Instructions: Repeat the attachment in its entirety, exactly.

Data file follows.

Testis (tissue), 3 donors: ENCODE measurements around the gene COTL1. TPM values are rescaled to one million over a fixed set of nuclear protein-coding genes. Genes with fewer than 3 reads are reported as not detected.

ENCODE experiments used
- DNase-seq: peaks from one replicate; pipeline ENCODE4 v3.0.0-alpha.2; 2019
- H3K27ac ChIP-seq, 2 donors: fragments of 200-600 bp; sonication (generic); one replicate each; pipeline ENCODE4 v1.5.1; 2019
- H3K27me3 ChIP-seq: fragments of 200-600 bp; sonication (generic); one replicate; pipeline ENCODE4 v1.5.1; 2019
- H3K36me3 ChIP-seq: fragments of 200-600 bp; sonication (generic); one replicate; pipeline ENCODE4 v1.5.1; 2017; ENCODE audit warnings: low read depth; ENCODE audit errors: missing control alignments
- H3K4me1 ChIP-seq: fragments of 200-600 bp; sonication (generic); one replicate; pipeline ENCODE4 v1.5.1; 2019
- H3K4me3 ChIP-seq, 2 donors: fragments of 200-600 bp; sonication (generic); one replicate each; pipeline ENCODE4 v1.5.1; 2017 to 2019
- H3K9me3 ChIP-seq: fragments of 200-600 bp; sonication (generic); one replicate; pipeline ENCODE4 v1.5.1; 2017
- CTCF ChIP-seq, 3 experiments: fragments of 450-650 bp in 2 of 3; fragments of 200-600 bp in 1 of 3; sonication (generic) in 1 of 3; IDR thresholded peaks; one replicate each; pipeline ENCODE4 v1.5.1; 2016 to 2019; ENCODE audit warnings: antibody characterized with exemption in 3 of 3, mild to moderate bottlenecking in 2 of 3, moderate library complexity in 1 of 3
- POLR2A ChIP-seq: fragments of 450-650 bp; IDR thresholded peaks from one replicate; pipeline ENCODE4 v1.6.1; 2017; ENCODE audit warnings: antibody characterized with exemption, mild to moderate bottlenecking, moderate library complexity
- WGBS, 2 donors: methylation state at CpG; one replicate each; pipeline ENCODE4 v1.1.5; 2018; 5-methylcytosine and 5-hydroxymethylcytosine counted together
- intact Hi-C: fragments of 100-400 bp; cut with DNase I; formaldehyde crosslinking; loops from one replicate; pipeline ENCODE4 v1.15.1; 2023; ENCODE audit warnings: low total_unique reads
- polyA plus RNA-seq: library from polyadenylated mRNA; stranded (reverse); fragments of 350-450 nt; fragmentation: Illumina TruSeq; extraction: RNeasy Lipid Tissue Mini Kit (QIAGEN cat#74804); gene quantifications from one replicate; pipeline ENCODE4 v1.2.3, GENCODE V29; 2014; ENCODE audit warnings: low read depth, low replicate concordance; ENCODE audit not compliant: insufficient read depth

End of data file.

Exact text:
Testis (tissue), 3 donors: ENCODE measurements around the gene COTL1. TPM values are rescaled to one million over a fixed set of nuclear protein-coding genes. Genes with fewer than 3 reads are reported as not detected.

ENCODE experiments used
- DNase-seq: peaks from one replicate; pipeline ENCODE4 v3.0.0-alpha.2; 2019
- H3K27ac ChIP-seq, 2 donors: fragments of 200-600 bp; sonication (generic); one replicate each; pipeline ENCODE4 v1.5.1; 2019
- H3K27me3 ChIP-seq: fragments of 200-600 bp; sonication (generic); one replicate; pipeline ENCODE4 v1.5.1; 2019
- H3K36me3 ChIP-seq: fragments of 200-600 bp; sonication (generic); one replicate; pipeline ENCODE4 v1.5.1; 2017; ENCODE audit warnings: low read depth; ENCODE audit errors: missing control alignments
- H3K4me1 ChIP-seq: fragments of 200-600 bp; sonication (generic); one replicate; pipeline ENCODE4 v1.5.1; 2019
- H3K4me3 ChIP-seq, 2 donors: fragments of 200-600 bp; sonication (generic); one replicate each; pipeline ENCODE4 v1.5.1; 2017 to 2019
- H3K9me3 ChIP-seq: fragments of 200-600 bp; sonication (generic); one replicate; pipeline ENCODE4 v1.5.1; 2017
- CTCF ChIP-seq, 3 experiments: fragments of 450-650 bp in 2 of 3; fragments of 200-600 bp in 1 of 3; sonication (generic) in 1 of 3; IDR thresholded peaks; one replicate each; pipeline ENCODE4 v1.5.1; 2016 to 2019; ENCODE audit warnings: antibody characterized with exemption in 3 of 3, mild to moderate bottlenecking in 2 of 3, moderate library complexity in 1 of 3
- POLR2A ChIP-seq: fragments of 450-650 bp; IDR thresholded peaks from one replicate; pipeline ENCODE4 v1.6.1; 2017; ENCODE audit warnings: antibody characterized with exemption, mild to moderate bottlenecking, moderate library complexity
- WGBS, 2 donors: methylation state at CpG; one replicate each; pipeline ENCODE4 v1.1.5; 2018; 5-methylcytosine and 5-hydroxymethylcytosine counted together
- intact Hi-C: fragments of 100-400 bp; cut with DNase I; formaldehyde crosslinking; loops from one replicate; pipeline ENCODE4 v1.15.1; 2023; ENCODE audit warnings: low total_unique reads
- polyA plus RNA-seq: library from polyadenylated mRNA; stranded (reverse); fragments of 350-450 nt; fragmentation: Illumina TruSeq; extraction: RNeasy Lipid Tissue Mini Kit (QIAGEN cat#74804); gene quantifications from one replicate; pipeline ENCODE4 v1.2.3, GENCODE V29; 2014; ENCODE audit warnings: low read depth, low replicate concordance; ENCODE audit not compliant: insufficient read depth